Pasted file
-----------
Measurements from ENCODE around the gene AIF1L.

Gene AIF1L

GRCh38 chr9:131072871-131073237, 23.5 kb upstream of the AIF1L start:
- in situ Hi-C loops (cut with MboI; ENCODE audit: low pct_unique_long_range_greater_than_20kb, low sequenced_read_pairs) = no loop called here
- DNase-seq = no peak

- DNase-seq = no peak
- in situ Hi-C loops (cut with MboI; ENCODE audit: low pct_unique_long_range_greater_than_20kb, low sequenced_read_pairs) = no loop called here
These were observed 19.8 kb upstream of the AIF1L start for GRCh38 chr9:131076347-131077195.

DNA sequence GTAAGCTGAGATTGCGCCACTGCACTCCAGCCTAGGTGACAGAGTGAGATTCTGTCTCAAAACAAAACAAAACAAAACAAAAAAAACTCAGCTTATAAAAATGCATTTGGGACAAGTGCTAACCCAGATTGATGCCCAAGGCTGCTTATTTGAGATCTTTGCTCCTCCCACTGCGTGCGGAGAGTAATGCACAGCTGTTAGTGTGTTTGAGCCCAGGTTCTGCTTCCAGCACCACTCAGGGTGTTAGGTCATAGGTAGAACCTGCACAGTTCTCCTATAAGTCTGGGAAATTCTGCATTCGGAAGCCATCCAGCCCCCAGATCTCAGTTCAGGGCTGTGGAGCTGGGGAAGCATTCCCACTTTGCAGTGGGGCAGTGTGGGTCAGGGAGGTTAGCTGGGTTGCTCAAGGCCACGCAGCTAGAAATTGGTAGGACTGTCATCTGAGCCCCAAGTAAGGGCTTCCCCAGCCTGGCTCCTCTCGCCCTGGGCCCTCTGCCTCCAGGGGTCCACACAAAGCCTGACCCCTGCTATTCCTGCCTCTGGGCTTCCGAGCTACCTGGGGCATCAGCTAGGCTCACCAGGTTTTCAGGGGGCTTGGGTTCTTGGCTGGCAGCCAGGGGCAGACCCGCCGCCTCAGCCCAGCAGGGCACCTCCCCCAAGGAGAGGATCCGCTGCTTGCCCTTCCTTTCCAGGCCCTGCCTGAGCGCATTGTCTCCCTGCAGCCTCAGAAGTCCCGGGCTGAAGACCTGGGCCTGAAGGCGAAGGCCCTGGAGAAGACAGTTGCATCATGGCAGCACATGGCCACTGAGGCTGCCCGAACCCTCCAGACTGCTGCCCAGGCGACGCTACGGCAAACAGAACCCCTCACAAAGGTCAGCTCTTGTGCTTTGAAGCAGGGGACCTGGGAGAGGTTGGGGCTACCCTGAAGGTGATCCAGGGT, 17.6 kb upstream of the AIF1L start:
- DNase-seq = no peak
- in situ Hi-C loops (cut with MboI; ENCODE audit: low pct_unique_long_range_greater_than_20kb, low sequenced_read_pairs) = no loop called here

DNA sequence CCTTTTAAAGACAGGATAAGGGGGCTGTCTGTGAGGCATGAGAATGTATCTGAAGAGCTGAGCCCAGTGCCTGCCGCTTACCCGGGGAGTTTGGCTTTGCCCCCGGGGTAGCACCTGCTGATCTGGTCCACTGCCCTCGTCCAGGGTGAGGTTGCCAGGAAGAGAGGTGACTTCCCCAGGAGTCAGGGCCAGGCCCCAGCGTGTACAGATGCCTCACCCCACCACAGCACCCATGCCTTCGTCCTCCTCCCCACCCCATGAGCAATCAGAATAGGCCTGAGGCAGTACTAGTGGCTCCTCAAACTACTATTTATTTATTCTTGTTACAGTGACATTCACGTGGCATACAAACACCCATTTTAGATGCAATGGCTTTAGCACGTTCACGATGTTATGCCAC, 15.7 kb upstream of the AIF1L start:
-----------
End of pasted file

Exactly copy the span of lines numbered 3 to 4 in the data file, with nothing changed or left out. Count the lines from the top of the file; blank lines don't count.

GRCh38 chr9:131072871-131073237, 23.5 kb upstream of the AIF1L start:
- in situ Hi-C loops (cut with MboI; ENCODE audit: low pct_unique_long_range_greater_than_20kb, low sequenced_read_pairs) = no loop called here